I’m going to try to write this post without giving too much away about my personal life/ current work situation. Wish me luck!
I’ve held a few jobs now post-college, and I finally feel like I know my little corner of the advertising industry pretty well. Spoiler alert: it kind of sucks.
Every coworker I meet is a stressed-out workaholic, and it’s pretty sad to see. More and more people are turning the big 3-0 with absolutely nothing going for them outside of work. I’ve never been particularly interested in raising a family, but I don’t know how anybody can anymore. Salaries and hourly rates get lower every year, yet every employer expects workers to be available 24/7. Whether you want to call it a job or a career, work that requires you to be available 24 hours a day does not equate to success.
I’m starting to look forward to the day I lose my job to a robot.
Everywhere you go now, people expect you to “check in” and answer emails not only outside of business hours, but on holidays and weekends as well. Have I mentioned we aren’t working on a cure for cancer? I’m a salaried employee, and I made it clear from my interview that I am not available on weekends, nor do I expect to regularly work late. It’s not even an issue of not getting overtime. The issue is overall happiness and general well-being. Nobody really wants to spend all of their time working for a company that they have no stake in.
Let’s look at it another way: if I run my own business, then every minute work is for my own benefit, and I’m actively working towards greater success.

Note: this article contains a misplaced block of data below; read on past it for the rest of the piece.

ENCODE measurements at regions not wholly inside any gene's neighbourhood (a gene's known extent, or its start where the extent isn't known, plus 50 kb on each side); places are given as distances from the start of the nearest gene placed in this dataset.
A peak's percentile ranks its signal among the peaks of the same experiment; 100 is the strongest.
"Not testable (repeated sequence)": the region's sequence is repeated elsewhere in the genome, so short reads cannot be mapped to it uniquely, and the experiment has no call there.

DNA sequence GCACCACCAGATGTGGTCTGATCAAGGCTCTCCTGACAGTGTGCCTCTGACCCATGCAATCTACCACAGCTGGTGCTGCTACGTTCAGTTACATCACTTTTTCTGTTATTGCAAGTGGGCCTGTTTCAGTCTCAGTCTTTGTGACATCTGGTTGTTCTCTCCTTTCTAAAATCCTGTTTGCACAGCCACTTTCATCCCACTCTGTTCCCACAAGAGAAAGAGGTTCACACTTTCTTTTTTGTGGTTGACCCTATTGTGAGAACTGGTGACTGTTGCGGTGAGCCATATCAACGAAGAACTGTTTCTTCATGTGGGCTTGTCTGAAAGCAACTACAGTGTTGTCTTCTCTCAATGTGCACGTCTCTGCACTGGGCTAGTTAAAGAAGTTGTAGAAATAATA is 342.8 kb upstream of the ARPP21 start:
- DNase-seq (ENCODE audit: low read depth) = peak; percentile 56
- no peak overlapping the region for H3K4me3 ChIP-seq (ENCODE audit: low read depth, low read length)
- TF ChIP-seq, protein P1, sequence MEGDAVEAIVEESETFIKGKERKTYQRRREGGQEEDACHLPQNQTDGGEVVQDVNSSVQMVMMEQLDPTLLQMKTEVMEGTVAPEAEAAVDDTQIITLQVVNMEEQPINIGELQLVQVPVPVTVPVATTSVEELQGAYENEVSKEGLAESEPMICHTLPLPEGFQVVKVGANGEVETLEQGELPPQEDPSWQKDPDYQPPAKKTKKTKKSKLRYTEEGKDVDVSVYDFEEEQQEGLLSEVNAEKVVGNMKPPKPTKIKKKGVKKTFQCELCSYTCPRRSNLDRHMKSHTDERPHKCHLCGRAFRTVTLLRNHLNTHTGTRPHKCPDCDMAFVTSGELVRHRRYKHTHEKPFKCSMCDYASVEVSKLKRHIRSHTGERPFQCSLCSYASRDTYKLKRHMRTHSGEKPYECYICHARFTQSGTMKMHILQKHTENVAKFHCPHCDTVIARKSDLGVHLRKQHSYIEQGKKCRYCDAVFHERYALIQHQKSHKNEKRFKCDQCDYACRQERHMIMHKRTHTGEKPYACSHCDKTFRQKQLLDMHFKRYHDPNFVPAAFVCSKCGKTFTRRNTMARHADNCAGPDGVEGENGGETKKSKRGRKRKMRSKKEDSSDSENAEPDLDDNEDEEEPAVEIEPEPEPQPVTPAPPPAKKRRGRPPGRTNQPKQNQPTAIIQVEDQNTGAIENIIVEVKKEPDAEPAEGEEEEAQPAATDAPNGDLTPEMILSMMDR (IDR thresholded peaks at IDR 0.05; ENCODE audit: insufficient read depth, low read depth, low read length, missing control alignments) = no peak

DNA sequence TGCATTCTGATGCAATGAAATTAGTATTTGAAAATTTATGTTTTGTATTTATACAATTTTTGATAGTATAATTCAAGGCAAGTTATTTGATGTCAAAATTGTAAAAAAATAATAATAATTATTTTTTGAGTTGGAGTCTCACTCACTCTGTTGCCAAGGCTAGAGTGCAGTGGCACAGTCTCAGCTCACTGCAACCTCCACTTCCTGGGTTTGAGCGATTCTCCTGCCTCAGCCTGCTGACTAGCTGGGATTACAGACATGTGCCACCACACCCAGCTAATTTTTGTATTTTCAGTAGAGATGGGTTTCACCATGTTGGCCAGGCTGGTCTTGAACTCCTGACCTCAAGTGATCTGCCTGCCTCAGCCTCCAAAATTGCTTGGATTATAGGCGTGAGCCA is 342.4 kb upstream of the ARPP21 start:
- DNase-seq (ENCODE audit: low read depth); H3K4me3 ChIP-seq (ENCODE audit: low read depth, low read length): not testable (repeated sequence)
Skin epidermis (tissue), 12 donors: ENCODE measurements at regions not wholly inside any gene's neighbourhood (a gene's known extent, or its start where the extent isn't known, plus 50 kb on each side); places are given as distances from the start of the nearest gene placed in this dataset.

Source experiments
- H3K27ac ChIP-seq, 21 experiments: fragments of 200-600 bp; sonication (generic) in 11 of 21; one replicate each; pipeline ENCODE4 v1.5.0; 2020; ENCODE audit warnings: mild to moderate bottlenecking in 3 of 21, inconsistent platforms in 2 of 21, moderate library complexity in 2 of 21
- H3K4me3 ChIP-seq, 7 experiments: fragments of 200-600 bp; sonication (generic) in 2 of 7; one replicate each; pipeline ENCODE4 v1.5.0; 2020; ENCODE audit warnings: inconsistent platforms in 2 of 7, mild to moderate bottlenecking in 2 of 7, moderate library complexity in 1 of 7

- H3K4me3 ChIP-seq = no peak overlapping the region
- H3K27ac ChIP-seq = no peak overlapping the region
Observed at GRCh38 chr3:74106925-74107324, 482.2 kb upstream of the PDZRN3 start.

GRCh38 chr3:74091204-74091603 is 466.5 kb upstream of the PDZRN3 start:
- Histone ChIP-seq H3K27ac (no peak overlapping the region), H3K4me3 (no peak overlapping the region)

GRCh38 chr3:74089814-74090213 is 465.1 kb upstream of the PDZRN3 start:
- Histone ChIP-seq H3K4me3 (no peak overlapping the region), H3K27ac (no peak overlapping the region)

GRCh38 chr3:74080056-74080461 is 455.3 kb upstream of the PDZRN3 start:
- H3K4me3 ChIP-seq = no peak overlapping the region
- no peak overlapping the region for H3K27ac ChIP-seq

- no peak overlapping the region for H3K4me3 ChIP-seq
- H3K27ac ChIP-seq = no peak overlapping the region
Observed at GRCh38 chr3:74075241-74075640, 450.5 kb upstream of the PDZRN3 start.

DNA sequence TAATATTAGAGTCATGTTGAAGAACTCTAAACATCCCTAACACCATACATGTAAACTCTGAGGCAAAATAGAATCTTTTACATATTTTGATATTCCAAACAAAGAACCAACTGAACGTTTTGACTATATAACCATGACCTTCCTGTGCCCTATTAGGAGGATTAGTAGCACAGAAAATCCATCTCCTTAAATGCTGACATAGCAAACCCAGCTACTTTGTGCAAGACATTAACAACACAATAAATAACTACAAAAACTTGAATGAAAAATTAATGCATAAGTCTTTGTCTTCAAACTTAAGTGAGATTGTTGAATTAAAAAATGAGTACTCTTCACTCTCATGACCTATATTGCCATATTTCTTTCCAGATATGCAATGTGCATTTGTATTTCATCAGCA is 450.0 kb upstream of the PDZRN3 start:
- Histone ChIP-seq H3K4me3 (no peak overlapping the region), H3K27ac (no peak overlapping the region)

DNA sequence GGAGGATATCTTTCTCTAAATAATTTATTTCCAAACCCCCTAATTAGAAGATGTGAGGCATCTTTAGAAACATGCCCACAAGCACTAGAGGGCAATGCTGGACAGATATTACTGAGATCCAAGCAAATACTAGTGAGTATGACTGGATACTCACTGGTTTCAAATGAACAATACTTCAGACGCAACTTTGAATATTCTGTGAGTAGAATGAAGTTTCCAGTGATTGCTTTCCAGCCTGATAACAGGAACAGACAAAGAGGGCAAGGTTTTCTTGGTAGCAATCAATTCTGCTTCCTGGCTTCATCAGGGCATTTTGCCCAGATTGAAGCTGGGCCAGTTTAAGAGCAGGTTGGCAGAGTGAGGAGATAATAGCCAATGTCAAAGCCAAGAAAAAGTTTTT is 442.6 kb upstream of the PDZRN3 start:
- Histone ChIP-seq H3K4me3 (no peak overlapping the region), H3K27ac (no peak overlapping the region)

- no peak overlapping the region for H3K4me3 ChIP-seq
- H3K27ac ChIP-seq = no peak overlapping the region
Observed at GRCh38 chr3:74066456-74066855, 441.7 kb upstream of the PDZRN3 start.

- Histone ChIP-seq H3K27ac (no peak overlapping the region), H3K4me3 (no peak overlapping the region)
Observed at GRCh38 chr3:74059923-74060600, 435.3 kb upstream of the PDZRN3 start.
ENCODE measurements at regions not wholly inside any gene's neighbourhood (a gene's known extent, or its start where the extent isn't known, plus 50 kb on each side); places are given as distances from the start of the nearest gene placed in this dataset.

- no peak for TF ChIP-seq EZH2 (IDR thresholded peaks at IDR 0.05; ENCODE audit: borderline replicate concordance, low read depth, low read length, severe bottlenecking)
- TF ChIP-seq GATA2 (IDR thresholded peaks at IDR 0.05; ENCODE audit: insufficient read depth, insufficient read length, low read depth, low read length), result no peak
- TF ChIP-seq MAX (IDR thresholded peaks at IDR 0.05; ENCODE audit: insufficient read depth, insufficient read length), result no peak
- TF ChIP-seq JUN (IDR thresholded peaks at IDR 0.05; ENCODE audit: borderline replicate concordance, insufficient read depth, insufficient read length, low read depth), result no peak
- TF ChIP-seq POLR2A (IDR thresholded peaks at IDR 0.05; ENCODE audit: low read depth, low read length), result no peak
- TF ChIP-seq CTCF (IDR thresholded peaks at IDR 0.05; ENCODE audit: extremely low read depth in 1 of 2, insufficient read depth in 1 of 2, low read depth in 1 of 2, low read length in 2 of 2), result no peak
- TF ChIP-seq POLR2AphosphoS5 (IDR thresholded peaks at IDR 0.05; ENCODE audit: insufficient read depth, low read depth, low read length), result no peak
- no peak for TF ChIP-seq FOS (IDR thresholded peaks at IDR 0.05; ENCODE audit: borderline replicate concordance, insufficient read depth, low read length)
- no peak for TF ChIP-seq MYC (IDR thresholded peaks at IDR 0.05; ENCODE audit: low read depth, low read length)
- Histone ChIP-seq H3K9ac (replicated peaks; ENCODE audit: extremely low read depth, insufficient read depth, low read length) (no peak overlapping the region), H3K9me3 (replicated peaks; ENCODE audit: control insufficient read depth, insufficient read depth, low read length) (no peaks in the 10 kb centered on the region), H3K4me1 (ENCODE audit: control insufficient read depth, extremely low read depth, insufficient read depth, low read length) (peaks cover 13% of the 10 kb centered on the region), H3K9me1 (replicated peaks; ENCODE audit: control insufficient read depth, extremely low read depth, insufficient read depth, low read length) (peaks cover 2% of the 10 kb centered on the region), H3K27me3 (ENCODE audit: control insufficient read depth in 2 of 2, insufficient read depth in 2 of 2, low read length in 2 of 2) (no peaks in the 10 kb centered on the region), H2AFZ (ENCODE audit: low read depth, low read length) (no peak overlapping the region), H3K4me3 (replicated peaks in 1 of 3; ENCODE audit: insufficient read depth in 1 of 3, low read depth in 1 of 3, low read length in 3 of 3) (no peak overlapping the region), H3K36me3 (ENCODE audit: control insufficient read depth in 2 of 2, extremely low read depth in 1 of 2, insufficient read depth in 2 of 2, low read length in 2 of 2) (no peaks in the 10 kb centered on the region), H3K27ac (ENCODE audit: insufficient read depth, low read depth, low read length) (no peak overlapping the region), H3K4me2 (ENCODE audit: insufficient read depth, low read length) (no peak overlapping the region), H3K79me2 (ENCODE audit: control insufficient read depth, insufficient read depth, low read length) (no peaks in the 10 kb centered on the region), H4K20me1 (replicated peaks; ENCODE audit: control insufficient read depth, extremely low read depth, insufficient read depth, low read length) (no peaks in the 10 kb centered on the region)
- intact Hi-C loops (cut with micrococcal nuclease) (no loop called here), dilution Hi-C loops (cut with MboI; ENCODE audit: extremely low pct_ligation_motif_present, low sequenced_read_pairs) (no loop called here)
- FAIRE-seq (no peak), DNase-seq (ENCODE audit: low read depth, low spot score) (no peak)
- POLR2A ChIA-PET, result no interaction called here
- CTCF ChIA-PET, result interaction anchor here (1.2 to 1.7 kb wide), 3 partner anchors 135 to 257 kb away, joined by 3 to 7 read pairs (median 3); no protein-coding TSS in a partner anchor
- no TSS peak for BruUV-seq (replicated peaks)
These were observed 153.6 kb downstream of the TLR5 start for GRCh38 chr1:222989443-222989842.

Handling more than 9 hours of work in a job that barely pays the bills simply because your employer is too cheap to fully staff itself is not the same as having a career. Already I’ve seen too many examples of young employees spending all night at the office because there’s simply too much work for them to get to during business hours.
I believe we cross the line between a job and a career when we can experience the benefit that comes from putting in the extra hours firsthand and every time. A career should bring you happiness and a feeling of satisfaction; a job, on the other hand, is something that you do because you know you have no choice, and you look forward to getting it over with. I’ve come to learn that in the advertising industry, many opportunities lure candidates in with the promise of a career, and quickly turn into a job.
We all need to start learning to say NO.
Where I work, we recently lost one of our team members who got a seemingly amazing opportunity at a fun, exciting company. We were short-staffed before this team member left (I’ll call her Jessica), and now it’s been nearly 3 weeks since her last day. Prior to Jessica’s leaving, I was willing to put in a few extra hours here and there for the good of the team. After all, we were all feeling the pressure of being short-handed, but when we each gave a little extra time, most of the day’s work was done at a reasonable time. Now that Jessica’s gone, though, we’re even more swamped, and yet expectations are even higher for completing new ad hoc projects with a quick turnaround time.
I’ve started putting my foot down.
I was working over 9-hour days without a break before Jessica left. I’m not sure if management just assumes I have nothing going on outside of business hours, but I honestly don’t care what management thinks at this point.
Employees are being burnt out.
I would very much love for this post to be shared, as I know that I can’t be the only one who feels this way. I am not foolish enough to be tricked into thinking that I have a “career” just because my boss expects me to be working around the clock, and nobody else should be, either.
We need to go back to valuing life outside of work, because at the end of the day, it’s not work that we’re going home to.
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